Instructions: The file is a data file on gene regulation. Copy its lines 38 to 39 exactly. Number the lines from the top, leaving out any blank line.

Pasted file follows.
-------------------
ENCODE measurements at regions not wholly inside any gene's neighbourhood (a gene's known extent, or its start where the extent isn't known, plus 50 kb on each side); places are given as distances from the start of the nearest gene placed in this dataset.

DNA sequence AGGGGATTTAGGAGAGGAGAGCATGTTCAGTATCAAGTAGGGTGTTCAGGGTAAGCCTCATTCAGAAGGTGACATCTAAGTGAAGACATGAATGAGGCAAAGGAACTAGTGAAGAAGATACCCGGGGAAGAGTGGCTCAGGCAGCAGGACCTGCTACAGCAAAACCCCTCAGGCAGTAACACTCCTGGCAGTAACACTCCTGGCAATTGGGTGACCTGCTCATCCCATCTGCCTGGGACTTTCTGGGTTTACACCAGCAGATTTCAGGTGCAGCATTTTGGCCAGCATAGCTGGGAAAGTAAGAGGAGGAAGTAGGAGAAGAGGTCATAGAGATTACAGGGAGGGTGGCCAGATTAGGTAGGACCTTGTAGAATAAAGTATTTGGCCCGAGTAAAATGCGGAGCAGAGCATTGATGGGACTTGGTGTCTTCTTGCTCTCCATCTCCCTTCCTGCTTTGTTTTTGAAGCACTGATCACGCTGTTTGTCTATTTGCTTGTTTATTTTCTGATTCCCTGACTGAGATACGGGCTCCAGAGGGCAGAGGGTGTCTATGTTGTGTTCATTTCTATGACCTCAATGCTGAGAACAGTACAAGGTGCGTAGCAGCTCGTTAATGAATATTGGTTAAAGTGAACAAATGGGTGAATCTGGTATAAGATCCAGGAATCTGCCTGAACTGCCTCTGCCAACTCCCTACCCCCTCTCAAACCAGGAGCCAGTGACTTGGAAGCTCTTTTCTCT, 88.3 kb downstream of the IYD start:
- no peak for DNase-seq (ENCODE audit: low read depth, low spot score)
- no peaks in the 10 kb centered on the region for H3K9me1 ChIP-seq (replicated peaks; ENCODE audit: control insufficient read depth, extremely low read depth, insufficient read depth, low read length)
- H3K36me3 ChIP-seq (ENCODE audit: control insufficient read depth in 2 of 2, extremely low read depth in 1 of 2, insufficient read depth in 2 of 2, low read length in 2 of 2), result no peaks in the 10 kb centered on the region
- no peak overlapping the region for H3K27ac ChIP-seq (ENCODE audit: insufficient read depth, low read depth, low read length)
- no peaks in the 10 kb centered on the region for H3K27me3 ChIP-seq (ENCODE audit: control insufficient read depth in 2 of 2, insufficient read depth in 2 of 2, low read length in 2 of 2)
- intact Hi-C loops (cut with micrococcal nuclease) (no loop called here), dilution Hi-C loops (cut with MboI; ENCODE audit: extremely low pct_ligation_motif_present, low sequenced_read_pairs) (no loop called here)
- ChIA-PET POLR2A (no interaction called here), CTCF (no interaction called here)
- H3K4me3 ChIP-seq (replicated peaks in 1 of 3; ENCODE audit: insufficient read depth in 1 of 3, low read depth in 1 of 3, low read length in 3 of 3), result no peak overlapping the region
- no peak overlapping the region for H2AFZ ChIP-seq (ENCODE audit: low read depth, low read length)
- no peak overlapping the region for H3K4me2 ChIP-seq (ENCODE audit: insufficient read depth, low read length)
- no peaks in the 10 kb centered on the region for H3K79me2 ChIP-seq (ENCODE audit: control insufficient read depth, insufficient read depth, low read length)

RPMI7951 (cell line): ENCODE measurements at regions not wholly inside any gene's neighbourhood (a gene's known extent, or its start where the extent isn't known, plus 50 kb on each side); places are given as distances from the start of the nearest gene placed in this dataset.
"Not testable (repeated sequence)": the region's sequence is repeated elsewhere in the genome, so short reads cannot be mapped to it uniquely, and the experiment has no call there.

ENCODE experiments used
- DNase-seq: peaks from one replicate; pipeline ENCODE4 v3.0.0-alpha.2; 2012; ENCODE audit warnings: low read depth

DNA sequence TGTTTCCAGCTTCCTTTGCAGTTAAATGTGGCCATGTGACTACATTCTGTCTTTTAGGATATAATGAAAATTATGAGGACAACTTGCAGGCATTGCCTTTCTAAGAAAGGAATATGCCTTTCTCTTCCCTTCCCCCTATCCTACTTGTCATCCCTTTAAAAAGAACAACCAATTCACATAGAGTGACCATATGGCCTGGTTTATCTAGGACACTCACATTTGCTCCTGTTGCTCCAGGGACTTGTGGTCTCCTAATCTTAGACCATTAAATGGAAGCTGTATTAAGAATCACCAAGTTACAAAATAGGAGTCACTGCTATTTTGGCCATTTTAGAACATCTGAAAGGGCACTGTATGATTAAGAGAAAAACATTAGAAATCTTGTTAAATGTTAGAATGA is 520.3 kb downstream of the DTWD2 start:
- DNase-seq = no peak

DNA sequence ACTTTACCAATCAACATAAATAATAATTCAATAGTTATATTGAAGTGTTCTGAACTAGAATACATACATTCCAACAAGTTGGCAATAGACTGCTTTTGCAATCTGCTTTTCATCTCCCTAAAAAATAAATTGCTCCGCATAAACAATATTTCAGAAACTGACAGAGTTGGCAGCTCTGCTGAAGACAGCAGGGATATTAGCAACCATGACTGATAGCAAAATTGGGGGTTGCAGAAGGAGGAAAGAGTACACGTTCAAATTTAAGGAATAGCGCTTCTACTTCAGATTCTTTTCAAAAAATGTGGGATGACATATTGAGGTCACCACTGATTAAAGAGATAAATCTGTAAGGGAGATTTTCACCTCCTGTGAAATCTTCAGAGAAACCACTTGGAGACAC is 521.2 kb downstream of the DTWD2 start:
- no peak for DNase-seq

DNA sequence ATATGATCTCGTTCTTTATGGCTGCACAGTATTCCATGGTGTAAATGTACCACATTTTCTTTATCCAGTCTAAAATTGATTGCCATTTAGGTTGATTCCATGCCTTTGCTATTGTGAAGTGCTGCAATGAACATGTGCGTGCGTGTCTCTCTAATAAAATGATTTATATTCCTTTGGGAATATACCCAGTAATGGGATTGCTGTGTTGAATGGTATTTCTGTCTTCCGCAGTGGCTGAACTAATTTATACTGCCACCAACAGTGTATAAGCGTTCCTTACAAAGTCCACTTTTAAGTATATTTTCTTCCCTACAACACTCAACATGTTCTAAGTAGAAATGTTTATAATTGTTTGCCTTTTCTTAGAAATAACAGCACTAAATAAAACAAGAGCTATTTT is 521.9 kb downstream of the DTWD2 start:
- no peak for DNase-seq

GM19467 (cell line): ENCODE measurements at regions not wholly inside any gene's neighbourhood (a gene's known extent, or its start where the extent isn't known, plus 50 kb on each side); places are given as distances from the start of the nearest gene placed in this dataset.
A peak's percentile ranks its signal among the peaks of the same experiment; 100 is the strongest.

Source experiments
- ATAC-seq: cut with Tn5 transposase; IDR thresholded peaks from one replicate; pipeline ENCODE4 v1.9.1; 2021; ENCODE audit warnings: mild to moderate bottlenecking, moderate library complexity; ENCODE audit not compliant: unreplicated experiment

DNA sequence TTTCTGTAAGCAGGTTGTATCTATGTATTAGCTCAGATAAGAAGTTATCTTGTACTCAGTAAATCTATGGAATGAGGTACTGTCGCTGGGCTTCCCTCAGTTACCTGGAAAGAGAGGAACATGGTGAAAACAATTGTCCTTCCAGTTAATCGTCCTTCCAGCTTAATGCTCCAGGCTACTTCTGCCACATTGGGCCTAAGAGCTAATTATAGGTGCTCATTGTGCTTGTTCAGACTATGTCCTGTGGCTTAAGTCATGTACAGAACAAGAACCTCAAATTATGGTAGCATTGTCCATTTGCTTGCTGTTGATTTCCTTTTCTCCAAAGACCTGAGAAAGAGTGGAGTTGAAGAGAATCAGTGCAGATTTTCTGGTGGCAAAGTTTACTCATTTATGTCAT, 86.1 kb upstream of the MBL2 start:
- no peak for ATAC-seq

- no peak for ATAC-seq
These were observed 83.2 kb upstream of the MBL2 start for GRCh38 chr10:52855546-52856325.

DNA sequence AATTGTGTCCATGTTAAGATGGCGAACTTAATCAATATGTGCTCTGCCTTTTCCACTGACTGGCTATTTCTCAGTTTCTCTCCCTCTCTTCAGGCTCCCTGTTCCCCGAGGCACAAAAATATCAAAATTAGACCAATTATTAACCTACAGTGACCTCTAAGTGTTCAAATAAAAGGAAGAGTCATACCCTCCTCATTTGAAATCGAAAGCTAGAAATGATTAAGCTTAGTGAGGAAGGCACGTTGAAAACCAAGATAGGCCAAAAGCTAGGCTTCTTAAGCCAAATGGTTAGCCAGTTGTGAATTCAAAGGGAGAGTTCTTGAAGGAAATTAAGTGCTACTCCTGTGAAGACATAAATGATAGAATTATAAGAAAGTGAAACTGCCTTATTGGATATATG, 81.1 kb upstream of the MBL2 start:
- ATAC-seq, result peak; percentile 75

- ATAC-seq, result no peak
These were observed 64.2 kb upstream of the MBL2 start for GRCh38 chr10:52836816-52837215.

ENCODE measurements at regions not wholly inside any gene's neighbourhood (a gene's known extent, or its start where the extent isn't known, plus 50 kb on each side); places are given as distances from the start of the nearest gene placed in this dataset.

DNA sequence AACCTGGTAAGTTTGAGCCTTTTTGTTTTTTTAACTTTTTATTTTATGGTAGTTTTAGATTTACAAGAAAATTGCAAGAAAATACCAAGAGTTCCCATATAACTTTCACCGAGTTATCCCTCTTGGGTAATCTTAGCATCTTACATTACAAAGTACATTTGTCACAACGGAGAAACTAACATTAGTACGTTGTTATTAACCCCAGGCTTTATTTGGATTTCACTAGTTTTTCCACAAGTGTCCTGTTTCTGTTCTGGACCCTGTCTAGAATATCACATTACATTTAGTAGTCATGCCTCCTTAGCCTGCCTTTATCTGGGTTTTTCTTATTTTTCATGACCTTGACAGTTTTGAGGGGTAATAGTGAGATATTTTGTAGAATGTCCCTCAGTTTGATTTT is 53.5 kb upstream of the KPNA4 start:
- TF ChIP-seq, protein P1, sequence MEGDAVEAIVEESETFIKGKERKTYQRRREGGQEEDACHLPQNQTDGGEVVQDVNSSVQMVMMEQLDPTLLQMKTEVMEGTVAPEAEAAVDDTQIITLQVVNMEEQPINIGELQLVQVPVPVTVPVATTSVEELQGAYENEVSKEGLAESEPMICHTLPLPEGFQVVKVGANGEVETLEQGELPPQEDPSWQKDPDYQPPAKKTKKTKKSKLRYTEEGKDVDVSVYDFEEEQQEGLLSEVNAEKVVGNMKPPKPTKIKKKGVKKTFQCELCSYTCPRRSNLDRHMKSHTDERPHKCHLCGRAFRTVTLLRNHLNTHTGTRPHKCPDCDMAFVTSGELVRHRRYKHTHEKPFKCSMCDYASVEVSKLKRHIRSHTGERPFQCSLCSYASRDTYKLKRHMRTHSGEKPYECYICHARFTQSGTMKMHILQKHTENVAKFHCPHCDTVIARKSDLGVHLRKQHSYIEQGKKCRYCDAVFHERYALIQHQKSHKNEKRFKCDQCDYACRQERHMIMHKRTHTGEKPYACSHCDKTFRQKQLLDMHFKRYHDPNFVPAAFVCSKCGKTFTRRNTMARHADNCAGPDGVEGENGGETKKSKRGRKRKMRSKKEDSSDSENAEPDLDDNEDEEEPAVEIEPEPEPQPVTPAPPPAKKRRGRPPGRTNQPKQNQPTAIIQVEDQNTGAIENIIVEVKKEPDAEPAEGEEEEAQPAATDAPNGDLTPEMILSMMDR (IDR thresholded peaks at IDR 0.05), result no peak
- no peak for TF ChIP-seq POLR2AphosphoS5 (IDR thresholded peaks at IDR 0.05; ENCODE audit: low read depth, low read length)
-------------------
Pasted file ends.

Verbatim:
- TF ChIP-seq, protein P1, sequence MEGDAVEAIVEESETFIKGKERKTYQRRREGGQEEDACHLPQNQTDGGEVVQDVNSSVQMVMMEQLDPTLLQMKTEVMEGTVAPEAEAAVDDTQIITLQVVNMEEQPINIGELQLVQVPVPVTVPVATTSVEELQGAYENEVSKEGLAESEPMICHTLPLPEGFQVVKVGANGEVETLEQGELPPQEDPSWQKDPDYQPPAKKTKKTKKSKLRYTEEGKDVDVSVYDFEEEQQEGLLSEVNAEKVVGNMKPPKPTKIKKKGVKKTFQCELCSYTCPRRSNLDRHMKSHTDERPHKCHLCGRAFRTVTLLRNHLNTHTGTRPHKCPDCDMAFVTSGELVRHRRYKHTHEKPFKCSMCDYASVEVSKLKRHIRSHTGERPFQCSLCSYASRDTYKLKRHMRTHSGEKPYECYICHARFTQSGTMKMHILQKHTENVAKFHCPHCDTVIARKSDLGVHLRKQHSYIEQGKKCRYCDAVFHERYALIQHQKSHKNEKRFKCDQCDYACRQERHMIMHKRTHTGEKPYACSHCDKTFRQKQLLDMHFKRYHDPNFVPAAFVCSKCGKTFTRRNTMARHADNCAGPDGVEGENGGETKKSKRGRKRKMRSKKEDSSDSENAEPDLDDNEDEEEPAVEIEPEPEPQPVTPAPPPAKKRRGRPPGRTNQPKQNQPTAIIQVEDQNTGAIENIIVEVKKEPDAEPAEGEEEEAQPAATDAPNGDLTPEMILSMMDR (IDR thresholded peaks at IDR 0.05), result no peak
- no peak for TF ChIP-seq POLR2AphosphoS5 (IDR thresholded peaks at IDR 0.05; ENCODE audit: low read depth, low read length)